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Netherlands: Court Ruling Against File-Sharing Website Mininova

(Sept. 2, 2009) Mininova, a “torrent” site (one whose links allow for the transfer of large files) in the Netherlands that has been accused by an entertainment industry representative of facilitating downloading without copyright holders' consent by providing links to thousands of music tracks and movies, was ordered by the Utrecht district court to stop linking to files that have copyrighted material. The August 26, 2009, ruling was based on a suit lodged by the industry representative, the Brein Foundation. Mininova is a student-run business in Utrecht whose popular website attracts about 45 million visitors a month and now garners €1-2 million annually in advertising revenues. In the past it had offered as a defense of its activities that it only “[supplies] the technology. We don't know what the links our users send us refer to.” (Major Download Site Ordered to Remove Illegal Links, NRC HANDELSBLAD, Aug. 26, 2009, available at
; Marc Hijink, In the Netherlands, Only Losers Pay for Downloads, NRC HANDELSBLAD, July 17, 2009 [changed July 20, 2009], available at

The court deemed Mininova's actions unlawful by “giving opportunity to, encouraging and profiting from infringements on copyright and neighboring rights.” (Dutch Court Orders Mininova to Prevent Infringement, BREIN, Aug. 26, 2008, available at
.) The ruling stipulates that Mininova has three months to remove all links to material that may be copyrighted; failure to comply will subject its owners to a fine of €1,000 [about US$1,426] per illegal link, capped at €5 million [about US$7.1 million], to be paid to the Brein Foundation. (Major Download Site Ordered to Remove Illegal Links, supra; see also the text of the Utrecht court decision:LJN: BJ6008, Rechtbank Utrecht, 250077/HA ZA 08-1124 [in Dutch], RECHTSPRAAK [website of the Dutch Judiciary and the Supreme Court of the Netherlands], Aug. 26, 2008, available at

Mininova's previous measures to deal with copyright breaches, a “notice and take down” system, whereby at the specific request of copyright holders it would remove links to infringing content, were deemed insufficient by the court, which further held that Mininova must take preventive steps instead. (BREIN, supra.) In the view of Brein director Tim Kuik, “[the notice and take down approach] can help with occasional abuses, but not in the case of a structural breach of copyright.” (Major Download Site Ordered to Remove Illegal Links, supra.) On the other hand, some Dutch experts blame the entertainment industry for failing to provide alternatives to address the copyright concerns. (Hijink, supra.)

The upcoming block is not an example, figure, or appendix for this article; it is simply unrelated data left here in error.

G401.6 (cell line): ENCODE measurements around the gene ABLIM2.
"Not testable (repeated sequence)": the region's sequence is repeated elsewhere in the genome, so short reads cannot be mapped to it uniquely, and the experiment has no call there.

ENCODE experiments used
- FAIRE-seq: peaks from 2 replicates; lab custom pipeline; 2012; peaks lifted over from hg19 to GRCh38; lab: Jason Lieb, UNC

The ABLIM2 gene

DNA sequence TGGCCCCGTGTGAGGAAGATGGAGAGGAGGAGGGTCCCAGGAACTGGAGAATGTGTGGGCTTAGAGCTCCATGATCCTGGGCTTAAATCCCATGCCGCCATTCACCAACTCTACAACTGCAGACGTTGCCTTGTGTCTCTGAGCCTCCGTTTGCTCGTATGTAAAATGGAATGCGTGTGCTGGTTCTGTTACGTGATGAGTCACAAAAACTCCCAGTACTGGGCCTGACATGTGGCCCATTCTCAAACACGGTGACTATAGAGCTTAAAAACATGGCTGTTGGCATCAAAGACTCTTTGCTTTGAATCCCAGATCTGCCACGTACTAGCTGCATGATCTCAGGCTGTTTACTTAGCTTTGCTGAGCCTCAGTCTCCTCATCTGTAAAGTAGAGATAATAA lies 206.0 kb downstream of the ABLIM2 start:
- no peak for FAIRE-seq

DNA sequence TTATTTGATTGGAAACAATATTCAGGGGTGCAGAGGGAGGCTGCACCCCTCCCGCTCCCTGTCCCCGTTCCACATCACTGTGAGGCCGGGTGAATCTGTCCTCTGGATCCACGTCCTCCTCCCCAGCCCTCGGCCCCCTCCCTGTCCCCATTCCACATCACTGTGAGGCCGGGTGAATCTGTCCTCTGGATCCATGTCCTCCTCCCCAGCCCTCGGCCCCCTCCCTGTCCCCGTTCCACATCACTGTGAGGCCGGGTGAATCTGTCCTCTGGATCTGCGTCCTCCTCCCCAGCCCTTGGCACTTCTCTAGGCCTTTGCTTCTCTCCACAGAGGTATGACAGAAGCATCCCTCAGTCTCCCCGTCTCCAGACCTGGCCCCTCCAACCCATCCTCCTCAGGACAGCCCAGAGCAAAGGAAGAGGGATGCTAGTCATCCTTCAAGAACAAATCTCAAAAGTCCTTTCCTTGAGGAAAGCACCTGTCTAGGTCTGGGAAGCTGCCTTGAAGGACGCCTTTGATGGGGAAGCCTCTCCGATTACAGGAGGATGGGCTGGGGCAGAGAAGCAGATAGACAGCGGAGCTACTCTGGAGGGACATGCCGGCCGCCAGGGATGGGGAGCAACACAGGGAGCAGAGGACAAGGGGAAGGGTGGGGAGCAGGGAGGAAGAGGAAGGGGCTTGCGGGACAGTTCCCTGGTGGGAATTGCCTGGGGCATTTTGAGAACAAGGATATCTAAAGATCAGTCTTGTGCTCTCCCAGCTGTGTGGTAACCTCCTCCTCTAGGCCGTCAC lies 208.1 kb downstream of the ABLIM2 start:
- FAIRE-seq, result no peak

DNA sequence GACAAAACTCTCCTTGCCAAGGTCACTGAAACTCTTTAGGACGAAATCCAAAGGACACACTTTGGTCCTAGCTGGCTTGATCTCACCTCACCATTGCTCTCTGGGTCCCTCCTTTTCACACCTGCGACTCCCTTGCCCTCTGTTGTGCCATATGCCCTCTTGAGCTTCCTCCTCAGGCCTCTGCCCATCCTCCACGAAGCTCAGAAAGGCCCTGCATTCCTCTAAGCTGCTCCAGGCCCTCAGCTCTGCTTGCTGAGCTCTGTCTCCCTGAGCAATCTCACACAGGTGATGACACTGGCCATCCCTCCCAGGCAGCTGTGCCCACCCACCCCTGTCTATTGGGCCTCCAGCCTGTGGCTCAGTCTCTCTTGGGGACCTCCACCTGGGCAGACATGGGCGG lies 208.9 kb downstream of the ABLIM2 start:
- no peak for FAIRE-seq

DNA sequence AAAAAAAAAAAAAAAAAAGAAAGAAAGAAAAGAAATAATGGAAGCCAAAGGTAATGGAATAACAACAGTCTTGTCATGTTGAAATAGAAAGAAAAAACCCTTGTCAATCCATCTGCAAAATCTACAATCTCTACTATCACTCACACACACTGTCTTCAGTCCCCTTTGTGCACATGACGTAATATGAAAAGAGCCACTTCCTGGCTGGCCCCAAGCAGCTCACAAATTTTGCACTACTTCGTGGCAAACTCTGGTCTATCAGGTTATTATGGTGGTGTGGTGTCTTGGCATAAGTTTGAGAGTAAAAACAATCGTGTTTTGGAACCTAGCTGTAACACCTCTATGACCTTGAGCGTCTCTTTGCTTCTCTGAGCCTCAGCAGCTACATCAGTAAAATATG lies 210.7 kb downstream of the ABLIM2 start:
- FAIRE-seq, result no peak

Under Dutch copyright law, it is not downloading, but uploading or file-sharing that is illegal, although grey areas apparently remain in the law. Article 16b of the Copyright Law (Auteurswet) permits copying of material for private, non-commercial use, but making content available to others, through such acts as uploading, is an exclusive right of the copyright holder. (Charlotte de Boer & Aleksander Karavalev, Music Share, Be Aware!, (last visited Aug. 26, 2009); Copyright Law (of Sept. 23, 1912) (in force on Nov. 1, 1912) [in Dutch] (last amended effective Jan. 1, 2009), OVERHEID.NL,
(last visited Aug. 26, 2009); Law on Neighboring Rights [Wet op de naburige rechten] (of Mar. 18, 1993; in force on July 1, 1993) [in Dutch] (last amended effective Jan. 1, 2009), OVERHEID.NL, (last visited Aug. 26, 2009).)

The Netherlands has also adopted a national code of conduct for “notice and take down,” establishing “a procedure for intermediaries that have been notified about online content that is punishable or unlawful.” The code was announced in a press release on October 9, 2008. (Esther Janssen, Dutch Code for Notice-and-Take-Down, IRIS 2009-1:17/28, IRIS Legal Observations of the European Audiovisual Observatory, (last visited Aug. 26, 2009) [conduct search].)

In April 2009, owners of the Swedish file-sharing website, Pirate Bay, upon their conviction as accessories to copyright infringement, were sentenced to a year of imprisonment and ordered to pay 30 million kronor (about US$3.56 million) in damages. The site was recently closed down after a Stockholm District Court ordered Black Internet to halt the supply of capacity to Pirate Bay in a ruling issued on August 24, 2009. (Pirate Bay Closed After Court Decision, THE LOCAL (Stockholm), Aug. 25, 2009, available at